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Helena joins nationwide challenge to encourage water conservation

Helena View
Posted at 12:40 PM, Apr 05, 2022
and last updated 2022-04-05 15:13:14-04

HELENA — As Helena and much of Montana remain in the middle of a drought, city leaders have joined a nationwide challenge to encourage residents to conserve water.

Last week, Mayor Wilmot Collins announced Helena was joining the Wyland Foundation’s National Mayor’s Challenge for Water Conservation. Residents in more than 2,000 participating cities can go online to make a pledge to reduce their “water footprint,” then track their efforts.

“From changing out shower heads, fixing leaky pipes or faucets or running toilets, to also irrigation – being mindful of how and when we’re using water, especially as the temperatures get hot,” said Jake Garcin, Helena’s public information officer.

Garcin says, last summer, peak water consumption put a strain on the city’s water system. Leaders eventually implemented restrictions on outdoor watering for nearly two months.

“We know long-term that the amount of water we were having to produce last summer, with our current infrastructure, is not realistic and sustainable,” he said. “So it makes it that much more important that we’re talking about water conservation and creative ways that we can use less water going forward.”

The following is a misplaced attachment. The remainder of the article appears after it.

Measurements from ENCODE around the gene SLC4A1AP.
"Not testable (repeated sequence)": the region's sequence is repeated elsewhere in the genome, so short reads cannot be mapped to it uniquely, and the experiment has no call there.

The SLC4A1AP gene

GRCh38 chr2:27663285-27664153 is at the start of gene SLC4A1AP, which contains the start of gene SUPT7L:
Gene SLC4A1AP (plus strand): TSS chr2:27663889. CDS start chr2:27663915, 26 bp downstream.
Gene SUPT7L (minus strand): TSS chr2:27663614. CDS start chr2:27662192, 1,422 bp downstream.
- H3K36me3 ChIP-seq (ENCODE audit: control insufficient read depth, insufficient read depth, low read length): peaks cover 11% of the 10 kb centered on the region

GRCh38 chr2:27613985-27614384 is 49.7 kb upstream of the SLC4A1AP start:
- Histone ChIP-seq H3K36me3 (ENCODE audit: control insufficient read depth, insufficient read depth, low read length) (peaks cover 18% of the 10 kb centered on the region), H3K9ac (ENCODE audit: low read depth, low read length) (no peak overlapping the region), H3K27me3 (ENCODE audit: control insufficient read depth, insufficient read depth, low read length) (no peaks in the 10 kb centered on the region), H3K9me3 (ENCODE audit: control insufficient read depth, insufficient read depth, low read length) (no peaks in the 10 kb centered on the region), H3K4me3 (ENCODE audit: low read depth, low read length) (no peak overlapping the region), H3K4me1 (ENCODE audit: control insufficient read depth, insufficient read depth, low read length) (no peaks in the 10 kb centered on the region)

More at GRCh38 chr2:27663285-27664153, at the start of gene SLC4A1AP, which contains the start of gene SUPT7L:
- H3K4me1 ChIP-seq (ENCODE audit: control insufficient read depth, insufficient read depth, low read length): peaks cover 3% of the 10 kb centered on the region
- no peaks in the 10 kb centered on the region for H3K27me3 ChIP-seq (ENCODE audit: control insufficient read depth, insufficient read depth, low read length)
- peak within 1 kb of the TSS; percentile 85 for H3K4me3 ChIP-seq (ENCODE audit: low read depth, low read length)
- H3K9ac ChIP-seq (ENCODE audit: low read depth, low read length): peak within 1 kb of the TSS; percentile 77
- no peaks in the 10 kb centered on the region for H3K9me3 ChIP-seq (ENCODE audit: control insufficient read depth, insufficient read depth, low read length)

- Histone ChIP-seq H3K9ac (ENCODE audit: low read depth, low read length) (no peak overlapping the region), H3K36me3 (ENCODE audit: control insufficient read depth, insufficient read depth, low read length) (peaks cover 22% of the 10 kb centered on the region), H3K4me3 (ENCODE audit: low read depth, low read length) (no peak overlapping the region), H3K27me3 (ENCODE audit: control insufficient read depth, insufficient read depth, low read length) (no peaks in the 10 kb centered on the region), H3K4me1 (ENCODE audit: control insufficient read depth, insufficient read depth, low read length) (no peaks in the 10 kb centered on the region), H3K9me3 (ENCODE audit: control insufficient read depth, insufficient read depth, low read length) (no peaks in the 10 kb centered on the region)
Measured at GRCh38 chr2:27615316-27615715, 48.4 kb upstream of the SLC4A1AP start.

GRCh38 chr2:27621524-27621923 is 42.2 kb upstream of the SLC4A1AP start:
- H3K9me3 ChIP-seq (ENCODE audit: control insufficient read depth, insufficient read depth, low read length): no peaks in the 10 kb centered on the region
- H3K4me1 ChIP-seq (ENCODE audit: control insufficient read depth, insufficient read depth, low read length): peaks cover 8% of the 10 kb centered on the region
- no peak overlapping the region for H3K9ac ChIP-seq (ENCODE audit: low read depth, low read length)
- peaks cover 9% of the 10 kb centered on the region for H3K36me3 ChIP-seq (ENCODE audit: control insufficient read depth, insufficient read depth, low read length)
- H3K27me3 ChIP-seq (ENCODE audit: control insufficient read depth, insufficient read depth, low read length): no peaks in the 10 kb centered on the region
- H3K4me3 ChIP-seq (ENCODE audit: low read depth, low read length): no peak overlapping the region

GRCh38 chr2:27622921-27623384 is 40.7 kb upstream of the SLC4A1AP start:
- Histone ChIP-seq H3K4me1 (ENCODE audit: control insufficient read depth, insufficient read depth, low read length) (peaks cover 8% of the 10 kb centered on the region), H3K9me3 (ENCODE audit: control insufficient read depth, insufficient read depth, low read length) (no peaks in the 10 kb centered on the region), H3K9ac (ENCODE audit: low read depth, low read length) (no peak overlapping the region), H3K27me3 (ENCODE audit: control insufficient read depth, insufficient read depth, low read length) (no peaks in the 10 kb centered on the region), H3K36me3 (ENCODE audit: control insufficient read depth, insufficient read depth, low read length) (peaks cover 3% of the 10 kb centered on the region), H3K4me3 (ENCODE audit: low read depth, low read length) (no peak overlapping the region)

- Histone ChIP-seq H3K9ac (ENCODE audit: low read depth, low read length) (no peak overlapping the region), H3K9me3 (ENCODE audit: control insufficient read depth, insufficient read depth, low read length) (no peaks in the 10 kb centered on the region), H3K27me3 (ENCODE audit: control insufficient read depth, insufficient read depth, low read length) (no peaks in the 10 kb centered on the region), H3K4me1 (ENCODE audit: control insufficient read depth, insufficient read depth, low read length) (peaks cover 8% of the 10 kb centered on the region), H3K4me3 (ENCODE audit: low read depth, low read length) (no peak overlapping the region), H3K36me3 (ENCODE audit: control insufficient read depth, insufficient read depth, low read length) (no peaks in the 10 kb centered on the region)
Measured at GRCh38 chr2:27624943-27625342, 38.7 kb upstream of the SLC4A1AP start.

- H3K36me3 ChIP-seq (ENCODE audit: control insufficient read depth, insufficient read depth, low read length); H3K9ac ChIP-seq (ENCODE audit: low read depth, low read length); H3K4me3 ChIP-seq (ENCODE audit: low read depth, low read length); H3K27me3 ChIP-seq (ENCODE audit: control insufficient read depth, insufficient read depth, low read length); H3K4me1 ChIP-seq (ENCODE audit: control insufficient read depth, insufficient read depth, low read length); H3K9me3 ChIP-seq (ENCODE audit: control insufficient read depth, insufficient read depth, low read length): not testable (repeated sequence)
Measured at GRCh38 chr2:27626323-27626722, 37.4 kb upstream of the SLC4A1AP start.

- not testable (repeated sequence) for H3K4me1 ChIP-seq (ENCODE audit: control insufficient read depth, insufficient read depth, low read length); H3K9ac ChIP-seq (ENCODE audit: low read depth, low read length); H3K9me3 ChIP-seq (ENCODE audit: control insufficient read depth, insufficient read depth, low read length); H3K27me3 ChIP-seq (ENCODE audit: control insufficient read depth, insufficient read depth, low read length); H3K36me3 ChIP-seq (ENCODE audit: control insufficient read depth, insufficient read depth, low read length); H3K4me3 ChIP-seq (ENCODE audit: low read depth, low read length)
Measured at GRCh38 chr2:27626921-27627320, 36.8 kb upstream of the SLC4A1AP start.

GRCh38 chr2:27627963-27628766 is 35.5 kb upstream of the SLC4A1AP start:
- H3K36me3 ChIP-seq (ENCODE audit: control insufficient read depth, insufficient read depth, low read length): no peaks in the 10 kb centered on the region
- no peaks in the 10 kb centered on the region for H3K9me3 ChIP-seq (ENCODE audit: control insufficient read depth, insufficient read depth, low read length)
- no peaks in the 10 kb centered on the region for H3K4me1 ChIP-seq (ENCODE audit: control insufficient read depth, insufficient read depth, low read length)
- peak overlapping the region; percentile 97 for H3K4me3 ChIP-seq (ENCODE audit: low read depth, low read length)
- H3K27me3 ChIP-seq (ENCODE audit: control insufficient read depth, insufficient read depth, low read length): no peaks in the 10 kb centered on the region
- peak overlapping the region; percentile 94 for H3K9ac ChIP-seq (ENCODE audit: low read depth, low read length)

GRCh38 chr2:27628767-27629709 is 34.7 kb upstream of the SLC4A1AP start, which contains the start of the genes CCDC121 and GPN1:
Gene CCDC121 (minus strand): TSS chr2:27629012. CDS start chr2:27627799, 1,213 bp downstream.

The challenge runs through the entire month of April. The cities where the highest number of residents pledge to take part can win prizes, including money toward home utility bills, irrigation controllers, gift cards and more. One nonprofit in the winning city will also be selected to receive a new hybrid vehicle.

Helena will be competing against other cities with populations between 30,000 and 99,999.

“The more people we can get to sign up, not only does it give Helena more opportunities to win, but it also helps educate the public on our needs for water conservation,” said Garcin.

While the challenge is a competition, Garcin says the city is more interested in getting people thinking about their water consumption earlier in the year.

“The competition part of it is a great incentive for people, but for us, it’s really about the conversation,” he said.

You can find more information about Helena’s involvement in the challenge on the city’s website.